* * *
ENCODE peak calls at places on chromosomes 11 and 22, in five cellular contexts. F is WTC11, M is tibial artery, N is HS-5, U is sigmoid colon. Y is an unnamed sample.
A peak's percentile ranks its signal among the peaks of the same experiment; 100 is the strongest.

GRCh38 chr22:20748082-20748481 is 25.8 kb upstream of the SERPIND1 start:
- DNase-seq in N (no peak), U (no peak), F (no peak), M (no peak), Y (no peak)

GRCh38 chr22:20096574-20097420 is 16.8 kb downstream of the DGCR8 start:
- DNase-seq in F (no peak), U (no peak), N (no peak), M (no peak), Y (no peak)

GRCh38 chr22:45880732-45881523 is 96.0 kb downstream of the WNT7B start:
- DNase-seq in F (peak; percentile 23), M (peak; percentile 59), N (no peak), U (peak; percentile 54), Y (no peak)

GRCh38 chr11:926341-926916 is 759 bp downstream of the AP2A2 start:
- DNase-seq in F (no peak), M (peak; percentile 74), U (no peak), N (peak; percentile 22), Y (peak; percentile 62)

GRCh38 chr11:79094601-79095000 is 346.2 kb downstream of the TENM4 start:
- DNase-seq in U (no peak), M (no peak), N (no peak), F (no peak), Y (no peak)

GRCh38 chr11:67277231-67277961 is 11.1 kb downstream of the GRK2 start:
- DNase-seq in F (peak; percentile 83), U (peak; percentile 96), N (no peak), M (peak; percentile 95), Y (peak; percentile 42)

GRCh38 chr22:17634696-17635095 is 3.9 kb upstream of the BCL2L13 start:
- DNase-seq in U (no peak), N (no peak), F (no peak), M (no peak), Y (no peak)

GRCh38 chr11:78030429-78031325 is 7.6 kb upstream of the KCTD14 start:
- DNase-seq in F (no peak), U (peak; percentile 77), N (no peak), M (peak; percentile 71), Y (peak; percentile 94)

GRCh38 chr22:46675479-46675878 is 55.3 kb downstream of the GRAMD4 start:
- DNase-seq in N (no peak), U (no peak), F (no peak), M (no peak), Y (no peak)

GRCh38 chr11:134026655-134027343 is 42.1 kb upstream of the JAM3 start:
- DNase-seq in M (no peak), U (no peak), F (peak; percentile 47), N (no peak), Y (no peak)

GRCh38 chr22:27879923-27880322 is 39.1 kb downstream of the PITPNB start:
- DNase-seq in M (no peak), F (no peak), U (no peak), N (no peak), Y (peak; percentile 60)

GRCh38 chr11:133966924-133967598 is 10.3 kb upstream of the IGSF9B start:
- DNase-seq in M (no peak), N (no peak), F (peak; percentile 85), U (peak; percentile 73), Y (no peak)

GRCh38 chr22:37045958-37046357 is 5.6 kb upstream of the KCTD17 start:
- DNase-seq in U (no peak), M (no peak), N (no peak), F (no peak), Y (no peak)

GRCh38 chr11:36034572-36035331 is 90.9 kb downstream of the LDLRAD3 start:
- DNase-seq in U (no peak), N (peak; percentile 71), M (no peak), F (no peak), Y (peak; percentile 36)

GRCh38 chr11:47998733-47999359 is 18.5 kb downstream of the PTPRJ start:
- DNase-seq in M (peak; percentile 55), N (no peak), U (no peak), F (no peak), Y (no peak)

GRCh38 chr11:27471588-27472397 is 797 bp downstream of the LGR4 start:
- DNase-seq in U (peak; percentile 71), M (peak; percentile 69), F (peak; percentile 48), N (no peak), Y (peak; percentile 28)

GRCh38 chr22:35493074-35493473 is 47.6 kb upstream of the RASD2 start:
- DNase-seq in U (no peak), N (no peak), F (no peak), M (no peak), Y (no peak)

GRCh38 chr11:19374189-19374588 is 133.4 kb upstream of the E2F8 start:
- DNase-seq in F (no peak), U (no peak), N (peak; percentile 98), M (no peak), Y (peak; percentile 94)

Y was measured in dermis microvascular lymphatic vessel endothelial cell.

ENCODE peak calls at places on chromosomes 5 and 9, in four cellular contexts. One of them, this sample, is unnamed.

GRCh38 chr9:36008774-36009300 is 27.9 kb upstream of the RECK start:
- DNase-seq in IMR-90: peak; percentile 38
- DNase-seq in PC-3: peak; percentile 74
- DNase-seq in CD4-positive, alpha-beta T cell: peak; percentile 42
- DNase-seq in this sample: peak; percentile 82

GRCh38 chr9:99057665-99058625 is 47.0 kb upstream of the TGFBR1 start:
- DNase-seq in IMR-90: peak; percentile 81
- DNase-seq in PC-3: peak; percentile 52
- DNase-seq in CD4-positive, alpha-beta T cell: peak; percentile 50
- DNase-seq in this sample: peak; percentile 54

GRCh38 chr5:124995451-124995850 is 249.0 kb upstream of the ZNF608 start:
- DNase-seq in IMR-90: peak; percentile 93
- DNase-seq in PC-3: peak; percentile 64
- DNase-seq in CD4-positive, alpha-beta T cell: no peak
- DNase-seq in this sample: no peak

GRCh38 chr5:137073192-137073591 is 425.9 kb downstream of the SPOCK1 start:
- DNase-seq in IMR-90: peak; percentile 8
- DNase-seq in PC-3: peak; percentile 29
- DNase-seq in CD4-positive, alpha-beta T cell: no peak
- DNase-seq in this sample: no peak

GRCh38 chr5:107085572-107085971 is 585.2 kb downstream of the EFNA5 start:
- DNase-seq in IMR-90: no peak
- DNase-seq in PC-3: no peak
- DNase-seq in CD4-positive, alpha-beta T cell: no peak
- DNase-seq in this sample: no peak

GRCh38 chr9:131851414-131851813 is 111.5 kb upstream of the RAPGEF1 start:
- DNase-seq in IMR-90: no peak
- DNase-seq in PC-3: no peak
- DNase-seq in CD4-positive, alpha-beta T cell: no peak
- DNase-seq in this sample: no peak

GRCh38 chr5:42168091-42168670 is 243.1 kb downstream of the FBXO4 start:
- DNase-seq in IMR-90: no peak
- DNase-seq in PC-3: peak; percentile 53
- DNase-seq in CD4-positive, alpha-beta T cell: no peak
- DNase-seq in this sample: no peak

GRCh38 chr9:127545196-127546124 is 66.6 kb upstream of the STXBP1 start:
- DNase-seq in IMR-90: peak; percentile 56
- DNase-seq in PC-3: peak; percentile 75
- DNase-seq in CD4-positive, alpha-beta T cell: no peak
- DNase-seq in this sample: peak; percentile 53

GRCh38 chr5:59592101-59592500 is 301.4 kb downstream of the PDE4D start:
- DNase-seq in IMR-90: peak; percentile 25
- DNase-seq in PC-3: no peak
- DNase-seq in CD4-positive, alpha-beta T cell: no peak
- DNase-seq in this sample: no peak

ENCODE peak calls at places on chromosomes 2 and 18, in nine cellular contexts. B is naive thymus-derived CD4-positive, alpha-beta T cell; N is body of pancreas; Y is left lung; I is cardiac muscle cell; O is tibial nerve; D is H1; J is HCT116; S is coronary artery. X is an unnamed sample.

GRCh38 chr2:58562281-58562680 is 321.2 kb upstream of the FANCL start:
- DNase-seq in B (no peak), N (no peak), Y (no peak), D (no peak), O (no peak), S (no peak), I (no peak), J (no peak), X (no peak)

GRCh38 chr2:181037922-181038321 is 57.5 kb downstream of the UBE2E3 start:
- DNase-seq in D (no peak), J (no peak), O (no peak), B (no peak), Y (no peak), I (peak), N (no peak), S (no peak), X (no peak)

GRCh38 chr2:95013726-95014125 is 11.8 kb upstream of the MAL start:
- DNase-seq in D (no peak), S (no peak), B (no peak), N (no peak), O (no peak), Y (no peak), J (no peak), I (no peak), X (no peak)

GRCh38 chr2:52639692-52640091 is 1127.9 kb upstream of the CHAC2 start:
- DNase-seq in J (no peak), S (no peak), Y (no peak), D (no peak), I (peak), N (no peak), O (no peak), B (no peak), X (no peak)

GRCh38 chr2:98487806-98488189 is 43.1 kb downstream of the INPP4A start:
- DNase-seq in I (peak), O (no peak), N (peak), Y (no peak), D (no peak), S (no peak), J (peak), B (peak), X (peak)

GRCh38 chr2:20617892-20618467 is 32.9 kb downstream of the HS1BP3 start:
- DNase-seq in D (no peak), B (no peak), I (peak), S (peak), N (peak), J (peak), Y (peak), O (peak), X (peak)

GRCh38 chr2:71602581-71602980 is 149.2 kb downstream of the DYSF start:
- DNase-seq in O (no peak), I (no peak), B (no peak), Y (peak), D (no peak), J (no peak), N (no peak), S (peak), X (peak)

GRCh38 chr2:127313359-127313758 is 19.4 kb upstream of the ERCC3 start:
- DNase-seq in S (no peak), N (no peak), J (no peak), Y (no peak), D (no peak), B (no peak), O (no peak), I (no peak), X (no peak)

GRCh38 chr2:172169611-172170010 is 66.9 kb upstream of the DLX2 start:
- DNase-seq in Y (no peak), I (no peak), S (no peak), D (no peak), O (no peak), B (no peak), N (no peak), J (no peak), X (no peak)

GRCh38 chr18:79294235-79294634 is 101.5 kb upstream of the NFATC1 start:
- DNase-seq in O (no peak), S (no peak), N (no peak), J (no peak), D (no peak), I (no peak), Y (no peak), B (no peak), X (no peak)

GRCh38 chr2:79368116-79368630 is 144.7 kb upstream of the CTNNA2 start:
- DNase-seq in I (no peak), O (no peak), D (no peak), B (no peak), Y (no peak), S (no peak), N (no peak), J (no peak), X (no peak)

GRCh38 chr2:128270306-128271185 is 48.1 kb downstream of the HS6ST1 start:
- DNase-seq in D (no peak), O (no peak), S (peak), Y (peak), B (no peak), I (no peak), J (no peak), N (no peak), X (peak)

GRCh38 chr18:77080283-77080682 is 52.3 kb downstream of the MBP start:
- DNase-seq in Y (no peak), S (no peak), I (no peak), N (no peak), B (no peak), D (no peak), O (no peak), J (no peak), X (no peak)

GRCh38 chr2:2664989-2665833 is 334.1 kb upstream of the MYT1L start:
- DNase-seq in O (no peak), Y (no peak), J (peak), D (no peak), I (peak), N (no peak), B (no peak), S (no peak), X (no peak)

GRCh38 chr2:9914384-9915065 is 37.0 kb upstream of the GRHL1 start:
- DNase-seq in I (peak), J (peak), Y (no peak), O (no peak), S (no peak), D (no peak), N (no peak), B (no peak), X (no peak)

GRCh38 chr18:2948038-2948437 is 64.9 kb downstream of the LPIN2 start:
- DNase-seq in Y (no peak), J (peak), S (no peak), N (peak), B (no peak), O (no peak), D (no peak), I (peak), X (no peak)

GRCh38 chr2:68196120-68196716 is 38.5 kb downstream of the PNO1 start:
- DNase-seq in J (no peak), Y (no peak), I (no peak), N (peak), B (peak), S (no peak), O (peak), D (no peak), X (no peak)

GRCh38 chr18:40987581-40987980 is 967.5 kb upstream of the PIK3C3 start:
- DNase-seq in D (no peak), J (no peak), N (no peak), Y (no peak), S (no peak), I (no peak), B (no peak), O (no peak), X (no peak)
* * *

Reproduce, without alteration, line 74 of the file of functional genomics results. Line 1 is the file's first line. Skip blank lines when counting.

- DNase-seq in CD4-positive, alpha-beta T cell: no peak